Business model

The concept (machine, capsule, service) is subject to 1,700 patents[19] which protect Nespresso's ownership of the concept until the patents expire.[23][24] This contrasts with some other prepackaged coffee preparation systems. This has led to comparisons of Nespresso with printer manufacturers that tried to hinder the sale of generic ink cartridges, to achieve a Vendor lock-in effect.[19] However, neither the machine nor the capsules can be considered generic until the patents expire[citation needed].

Nespresso's patents will begin to expire in 2012,[25] gradually allowing competitors to offer capsules and machines compatible with the Nespresso system. Nestlé is working on ways to prevent competitors from doing this.[19]

A former CEO at Nespresso has started a rival firm, Ethical Coffee Company SA (ECC), to make compatible biodegradable capsules for the Nespresso machine.[26]

Other competitors include a Swiss start-up, Nexpod, which offers Nespresso-compatible empty capsules which can be filled with the coffee (or tea) by the buyer, CapsuleCup from Hong Kong that provide compatible capsules in bulk and a South African company based in Cape Town which sells Nespresso-compatible capsules under the brand name Café-Caps Cafe Caps specializes in private label production.

In mid-July 2010, Sara Lee, which in France makes coffee under the "Maison de Café" brand, launched L'OR EspressO which uses a plastic capsule that fits both Sara Lee's own espresso machines and the Nespresso system. By August 2010, according to Sara Lee, more than 30 million capsules of L'Or had been sold. Nestlé has sued Sara Lee, accusing the latter of contravening its patents.[19][27] In December 2010, Sara Lee announced that they would start selling their capsules in the US under the Douwe Egberts name,[28] and since mid 2011, Sara Lee has expanded sales of its capsules into other countries, such as Spain where they are sold under the "Marcilla" brand.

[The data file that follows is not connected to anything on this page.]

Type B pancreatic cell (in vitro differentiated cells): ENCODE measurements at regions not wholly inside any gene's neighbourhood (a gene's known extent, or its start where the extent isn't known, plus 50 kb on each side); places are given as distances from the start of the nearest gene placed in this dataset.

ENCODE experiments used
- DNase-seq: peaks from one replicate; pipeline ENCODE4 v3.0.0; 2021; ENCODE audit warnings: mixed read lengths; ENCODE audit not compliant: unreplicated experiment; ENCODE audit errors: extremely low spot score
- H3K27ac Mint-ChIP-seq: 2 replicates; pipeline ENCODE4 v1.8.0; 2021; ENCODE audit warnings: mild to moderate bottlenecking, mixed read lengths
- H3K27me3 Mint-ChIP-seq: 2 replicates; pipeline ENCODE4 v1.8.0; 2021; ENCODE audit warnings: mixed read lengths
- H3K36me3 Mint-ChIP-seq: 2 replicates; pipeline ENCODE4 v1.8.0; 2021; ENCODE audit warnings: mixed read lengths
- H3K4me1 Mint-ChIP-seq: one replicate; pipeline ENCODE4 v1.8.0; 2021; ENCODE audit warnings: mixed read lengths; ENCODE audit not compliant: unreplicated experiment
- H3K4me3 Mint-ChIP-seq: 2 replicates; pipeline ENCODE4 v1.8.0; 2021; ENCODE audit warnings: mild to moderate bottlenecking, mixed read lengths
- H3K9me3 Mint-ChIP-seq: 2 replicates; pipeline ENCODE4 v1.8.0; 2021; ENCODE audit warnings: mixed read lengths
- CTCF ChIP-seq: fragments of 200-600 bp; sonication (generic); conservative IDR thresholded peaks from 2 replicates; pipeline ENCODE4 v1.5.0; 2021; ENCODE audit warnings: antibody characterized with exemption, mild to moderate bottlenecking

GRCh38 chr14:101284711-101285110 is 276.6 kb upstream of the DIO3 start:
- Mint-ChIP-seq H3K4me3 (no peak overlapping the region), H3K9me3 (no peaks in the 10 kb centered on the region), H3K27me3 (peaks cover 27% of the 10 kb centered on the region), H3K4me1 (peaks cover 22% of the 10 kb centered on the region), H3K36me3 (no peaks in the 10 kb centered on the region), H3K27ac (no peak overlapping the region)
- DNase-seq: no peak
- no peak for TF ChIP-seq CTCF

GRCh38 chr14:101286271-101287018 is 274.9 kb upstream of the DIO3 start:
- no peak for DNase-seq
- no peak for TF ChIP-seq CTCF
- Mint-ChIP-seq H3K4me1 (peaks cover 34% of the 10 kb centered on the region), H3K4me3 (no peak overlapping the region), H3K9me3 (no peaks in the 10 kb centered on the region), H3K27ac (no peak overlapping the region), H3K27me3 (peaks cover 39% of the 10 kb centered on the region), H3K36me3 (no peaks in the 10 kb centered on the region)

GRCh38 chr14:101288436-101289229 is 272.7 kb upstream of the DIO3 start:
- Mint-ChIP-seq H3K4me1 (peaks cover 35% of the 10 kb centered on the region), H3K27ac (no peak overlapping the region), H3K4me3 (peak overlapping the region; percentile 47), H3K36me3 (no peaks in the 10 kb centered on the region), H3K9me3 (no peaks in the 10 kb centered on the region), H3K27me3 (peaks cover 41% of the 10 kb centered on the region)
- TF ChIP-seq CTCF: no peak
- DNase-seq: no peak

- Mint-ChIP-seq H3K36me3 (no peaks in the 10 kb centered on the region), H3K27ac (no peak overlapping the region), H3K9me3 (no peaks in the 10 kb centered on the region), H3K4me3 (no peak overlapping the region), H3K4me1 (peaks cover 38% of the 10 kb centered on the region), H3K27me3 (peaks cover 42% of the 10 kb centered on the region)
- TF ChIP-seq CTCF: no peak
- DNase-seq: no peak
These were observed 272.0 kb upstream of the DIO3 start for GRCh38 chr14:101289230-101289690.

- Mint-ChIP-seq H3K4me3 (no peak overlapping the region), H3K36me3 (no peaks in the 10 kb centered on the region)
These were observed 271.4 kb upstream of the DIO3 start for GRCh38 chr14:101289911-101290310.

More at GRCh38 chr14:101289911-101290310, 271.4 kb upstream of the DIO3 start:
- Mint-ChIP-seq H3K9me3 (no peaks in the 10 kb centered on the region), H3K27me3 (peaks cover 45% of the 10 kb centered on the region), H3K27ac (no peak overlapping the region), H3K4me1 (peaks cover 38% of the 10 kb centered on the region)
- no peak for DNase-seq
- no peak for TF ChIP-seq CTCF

Ecological Impact

Each cup of Nespresso coffee produces aluminum waste, the main material of the capsule. There is 1g of aluminum in one capsule (including the cover) compared to about 13g for a soft drink can. Recycling aluminum represents energy savings of up to 95% in comparison with the production of primary aluminum.[29] To begin with, Nestlé did not implement recycling programs outside of a few parts of Switzerland.[29] This led to a large per-cup waste generation, which was criticised by some user groups.[30] Some consumers empty out used capsules and put the aluminum capsules in their recycling waste.[31][32] Now, however, many more countries have recycling facilities. France and Switzerland are some of Nespresso's biggest buyers so the recycling facilities are a lot more accessible in these countries. In the UK, recycling was rolled out starting in London, Bristol and Bath and now covers all of the mainland. When fresh capsules are delivered by courier, spent ones are collected in bags provided for the purpose. Used capsules can be also taken to any Nespresso Boutique for recycling. The recycling program has also been introduced in The Netherlands, where consumers have the option to return their used capsules to a limited selection of stores or hand them over to postal services. In the USA and Australia, consumers can drop off used capsules at Nespresso boutiques for recycling.

In recent years some third-party products, such as the Outpresso device, have also emerged that ease the removal of coffee grounds from expended capsules, allowing the aluminum to then be recycled through standard municipal recycling programs.[33]